The law professor observed that the NLRA protects not only the right of employees to unionize but also their right to engage in concerted activities for their mutual aid or protection.
If scholarship athletes allege they were punished for participating in a group protest of working conditions that were controlled by their university, rather than by an outside sports federation, the NLRB could be presented with an issue of employee status unaffected by the complexity of outside regulation or control.
Rosado Marzán suggested that college players kneeling at a sports event to protest racial discrimination in employment on campus could raise the issue. Simply complaining about locker room facilities also could be protected activity under the NLRA, and retaliation by a university supervisor could trigger an NLRB filing that would allow the board to apply Columbia to athletes, the professor said.
Neuberger, who serves as of counsel to Foley & Lardner, represents management in employment disputes including collective bargaining and NLRB proceedings.
Neuberger told Bloomberg BNA Sept. 22 that the board’s Columbia University ruling “starts an evolutionary process” of refining the board’s approach to various student categories.
The board is already dealing with adjunct faculty members at private universities, but it may also eventually have to deal with cases involving work-study students and student-athletes.
The Northwestern case drew a lot of public attention. Neuberger said the board may have been concerned about the possibility of “political kickback” if it asserted jurisdiction.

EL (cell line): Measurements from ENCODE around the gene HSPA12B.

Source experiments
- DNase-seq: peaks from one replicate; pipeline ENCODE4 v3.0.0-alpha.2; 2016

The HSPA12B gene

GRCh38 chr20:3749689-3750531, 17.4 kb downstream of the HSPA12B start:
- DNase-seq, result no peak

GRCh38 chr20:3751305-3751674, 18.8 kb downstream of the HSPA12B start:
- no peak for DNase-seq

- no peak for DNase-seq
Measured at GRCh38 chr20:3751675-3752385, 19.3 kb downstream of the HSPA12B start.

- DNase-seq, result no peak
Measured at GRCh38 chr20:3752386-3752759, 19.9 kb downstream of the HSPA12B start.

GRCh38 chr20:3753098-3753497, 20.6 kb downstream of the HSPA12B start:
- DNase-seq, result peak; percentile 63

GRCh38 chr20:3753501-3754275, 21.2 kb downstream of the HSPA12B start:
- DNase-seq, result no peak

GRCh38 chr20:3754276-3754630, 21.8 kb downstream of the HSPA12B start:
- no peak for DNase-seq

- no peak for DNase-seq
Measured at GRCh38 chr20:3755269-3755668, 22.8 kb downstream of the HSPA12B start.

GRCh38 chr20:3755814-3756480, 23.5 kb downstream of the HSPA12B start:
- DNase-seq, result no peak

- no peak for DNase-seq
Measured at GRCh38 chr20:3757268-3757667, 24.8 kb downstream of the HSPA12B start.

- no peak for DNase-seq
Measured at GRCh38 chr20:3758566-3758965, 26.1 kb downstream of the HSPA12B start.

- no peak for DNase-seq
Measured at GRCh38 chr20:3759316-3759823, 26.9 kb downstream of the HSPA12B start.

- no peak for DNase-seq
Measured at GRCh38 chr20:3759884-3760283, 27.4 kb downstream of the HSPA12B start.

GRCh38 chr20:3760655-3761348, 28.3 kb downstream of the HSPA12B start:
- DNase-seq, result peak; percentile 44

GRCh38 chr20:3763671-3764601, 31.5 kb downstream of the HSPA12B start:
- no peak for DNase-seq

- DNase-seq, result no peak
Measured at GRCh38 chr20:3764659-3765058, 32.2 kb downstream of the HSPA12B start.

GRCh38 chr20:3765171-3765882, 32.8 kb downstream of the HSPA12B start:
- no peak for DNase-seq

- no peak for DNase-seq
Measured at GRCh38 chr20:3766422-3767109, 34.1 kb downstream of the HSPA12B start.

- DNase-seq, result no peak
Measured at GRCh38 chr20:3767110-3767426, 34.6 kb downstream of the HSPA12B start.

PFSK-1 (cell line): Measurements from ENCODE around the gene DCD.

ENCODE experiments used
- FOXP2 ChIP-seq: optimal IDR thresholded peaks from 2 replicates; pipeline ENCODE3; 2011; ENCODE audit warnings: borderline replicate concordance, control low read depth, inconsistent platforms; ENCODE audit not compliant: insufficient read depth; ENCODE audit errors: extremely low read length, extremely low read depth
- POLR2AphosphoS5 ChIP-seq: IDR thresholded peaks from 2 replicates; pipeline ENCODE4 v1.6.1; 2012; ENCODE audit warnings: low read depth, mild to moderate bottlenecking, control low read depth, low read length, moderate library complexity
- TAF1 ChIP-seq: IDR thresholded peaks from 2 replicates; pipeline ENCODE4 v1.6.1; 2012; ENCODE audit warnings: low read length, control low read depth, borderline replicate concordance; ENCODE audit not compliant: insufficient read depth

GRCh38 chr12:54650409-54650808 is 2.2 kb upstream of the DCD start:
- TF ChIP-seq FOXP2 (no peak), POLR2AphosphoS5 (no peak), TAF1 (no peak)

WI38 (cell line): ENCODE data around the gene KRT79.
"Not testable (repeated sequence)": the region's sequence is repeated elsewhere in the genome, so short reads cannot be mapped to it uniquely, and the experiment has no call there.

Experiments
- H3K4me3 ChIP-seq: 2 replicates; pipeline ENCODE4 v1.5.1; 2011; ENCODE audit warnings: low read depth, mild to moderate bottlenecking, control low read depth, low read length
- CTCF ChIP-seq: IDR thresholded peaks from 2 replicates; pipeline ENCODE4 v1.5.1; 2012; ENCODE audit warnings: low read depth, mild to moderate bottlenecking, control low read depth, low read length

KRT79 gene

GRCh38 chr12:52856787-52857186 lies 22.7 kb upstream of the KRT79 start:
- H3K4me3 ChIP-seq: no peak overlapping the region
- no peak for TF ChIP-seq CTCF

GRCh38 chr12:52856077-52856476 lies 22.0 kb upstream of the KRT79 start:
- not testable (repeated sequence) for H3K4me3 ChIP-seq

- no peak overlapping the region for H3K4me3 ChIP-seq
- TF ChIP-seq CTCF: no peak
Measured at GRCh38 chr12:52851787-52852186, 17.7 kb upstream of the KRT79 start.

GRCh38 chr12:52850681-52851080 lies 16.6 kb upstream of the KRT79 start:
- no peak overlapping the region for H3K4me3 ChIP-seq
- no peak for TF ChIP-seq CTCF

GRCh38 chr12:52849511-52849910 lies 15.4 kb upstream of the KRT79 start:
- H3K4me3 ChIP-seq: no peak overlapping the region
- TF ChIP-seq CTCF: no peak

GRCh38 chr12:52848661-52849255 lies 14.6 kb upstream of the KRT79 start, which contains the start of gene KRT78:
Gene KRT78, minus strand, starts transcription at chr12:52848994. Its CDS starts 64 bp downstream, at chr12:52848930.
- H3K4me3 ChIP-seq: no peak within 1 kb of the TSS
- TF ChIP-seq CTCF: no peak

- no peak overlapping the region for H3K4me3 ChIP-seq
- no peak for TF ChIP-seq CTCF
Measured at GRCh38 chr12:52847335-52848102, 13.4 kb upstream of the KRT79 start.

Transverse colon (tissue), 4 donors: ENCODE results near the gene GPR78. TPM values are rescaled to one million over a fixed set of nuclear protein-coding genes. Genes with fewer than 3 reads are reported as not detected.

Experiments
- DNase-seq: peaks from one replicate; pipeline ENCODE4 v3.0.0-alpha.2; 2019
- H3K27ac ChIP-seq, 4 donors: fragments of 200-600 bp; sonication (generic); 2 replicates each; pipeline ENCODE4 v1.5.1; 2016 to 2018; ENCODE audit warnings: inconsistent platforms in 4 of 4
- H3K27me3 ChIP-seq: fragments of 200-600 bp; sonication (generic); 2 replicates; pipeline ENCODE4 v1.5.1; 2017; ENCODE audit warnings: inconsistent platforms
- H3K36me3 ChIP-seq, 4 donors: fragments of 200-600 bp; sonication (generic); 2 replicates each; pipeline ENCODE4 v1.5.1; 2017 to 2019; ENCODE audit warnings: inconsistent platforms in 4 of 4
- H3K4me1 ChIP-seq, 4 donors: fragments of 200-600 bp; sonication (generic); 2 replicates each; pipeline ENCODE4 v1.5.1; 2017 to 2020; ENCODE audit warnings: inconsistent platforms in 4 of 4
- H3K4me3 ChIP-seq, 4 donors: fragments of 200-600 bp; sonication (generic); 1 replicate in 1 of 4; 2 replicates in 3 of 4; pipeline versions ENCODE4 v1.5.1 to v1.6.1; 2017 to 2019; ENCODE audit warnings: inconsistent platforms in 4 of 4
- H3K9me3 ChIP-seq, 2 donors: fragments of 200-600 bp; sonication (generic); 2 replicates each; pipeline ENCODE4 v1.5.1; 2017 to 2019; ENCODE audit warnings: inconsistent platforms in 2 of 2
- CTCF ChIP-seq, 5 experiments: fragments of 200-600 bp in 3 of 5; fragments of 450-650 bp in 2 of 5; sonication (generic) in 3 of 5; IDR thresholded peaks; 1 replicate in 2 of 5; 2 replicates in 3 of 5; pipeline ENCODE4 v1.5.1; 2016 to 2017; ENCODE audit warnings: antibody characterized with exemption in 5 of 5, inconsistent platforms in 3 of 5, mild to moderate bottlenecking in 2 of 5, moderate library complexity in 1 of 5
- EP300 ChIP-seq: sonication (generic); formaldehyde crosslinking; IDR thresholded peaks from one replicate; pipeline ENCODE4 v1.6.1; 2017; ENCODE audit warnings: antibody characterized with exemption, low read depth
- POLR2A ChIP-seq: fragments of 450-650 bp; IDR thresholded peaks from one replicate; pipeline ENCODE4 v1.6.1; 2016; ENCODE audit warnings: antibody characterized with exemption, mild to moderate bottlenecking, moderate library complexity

The “bigger issue” in college athletics—one that has been raised in labor and antitrust litigation and debates about the right to use images of team members—is fairness to the student-athletes, Neuberger said.
The board’s Northwestern decision delayed a ruling on the employee status of athletes under the NLRA, and Neuberger said that gave the NCAA time to follow up on complaints about the treatment of students in organized athletics.
Neuberger agreed the board may have to revisit the employee status of student-athletes in a case alleging a single university committed an unfair labor practice.
“In the right circumstances,” he said, “sympathies would line up with the players rather than the universities.”
However, Neuberger said he continues to think collective bargaining for student players would “ruin NCAA athletics as we know it.” There is already public concern about the influence of money in college sports, he said, and union representation and collective bargaining “would just make it worse.”